Cabinet ministers will be on parade at the Liberal convention on Friday but all eyes will be on someone who’s never overtly dipped a toe in partisan politics before now: Mark Carney.
The question on everyone’s mind is whether the former central banker’s appearance at the convention — in conversation this evening with rookie Liberal MP and convention co-chair Marci Ien —signals an intention to finally take the plunge into politics.
For a decade, Liberals have dreamed of one day persuading the former governor of the Bank of Canada to run for the party and, maybe one day, even lead it.
Carney quietly flirted with the idea of a leadership run in 2012, courted by Liberals smarting from a historic electoral thumping and desperately searching for a saviour.
But amid criticism that even the smallest whiff of partisanship was undermining the independence crucial to a central banker, Carney eventually squelched the speculation by saying he’d just as soon become a “circus clown” and then left Canada to take over the helm of the Bank of England,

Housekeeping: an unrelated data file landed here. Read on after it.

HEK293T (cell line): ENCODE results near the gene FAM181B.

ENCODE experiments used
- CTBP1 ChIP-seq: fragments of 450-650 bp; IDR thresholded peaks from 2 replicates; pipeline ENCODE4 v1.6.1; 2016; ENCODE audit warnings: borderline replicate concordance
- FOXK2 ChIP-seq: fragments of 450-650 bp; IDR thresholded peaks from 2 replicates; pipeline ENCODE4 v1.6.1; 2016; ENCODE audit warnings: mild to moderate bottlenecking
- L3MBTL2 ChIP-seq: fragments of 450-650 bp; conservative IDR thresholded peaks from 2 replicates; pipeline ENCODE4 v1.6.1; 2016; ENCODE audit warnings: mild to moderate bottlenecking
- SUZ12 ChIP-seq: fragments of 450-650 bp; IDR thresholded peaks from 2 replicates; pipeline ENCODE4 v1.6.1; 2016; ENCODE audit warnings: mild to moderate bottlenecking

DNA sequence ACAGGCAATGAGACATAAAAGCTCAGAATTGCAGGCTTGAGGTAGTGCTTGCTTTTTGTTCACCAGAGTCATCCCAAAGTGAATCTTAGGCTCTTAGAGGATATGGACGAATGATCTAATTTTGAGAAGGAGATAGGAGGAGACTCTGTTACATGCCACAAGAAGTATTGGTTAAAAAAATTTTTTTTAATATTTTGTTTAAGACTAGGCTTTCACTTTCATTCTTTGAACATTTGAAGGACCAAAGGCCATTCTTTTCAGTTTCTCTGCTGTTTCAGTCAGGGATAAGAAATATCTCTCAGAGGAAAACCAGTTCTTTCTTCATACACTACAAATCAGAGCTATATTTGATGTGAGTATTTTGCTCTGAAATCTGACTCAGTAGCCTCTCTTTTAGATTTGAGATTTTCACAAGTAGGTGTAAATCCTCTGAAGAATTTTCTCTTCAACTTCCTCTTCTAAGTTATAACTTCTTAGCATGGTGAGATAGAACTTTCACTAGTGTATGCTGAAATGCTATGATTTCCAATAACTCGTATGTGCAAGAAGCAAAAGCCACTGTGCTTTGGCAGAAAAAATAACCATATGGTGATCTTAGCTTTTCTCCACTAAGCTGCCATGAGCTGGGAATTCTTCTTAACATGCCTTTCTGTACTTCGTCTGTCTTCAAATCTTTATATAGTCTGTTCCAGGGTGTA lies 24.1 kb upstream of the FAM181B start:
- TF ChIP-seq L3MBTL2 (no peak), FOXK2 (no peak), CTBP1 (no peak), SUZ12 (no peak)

He’s been coy about his political ambitions since returning to Canada last summer and releasing a book last month promoting his vision for a new kind of capitalism that combines the pursuit of profit with social purpose.
His view that the COVID-19 pandemic offers an opportunity to reset the way the world works, making it more inclusive, more equitable and more environmentally sustainable, dovetails neatly with the thinking of Prime Minister Justin Trudeau’s government.
Carney’s appearance at the convention comes little more than a week before Finance Minister Chrystia Freeland, herself seen as potential successor to Trudeau, is to deliver her first budget. It is expected to lay out in detail the cost of the pandemic, which has already sent the national deficit soaring past $380 billion, along with a plan to spend up to $100 billion more to fuel a more equitable, green, inclusive economic recovery.
Even if Carney doesn’t come clean tonight about his political ambitions, endorsement of the government’s general direction by someone of his stature would be welcomed by Liberals.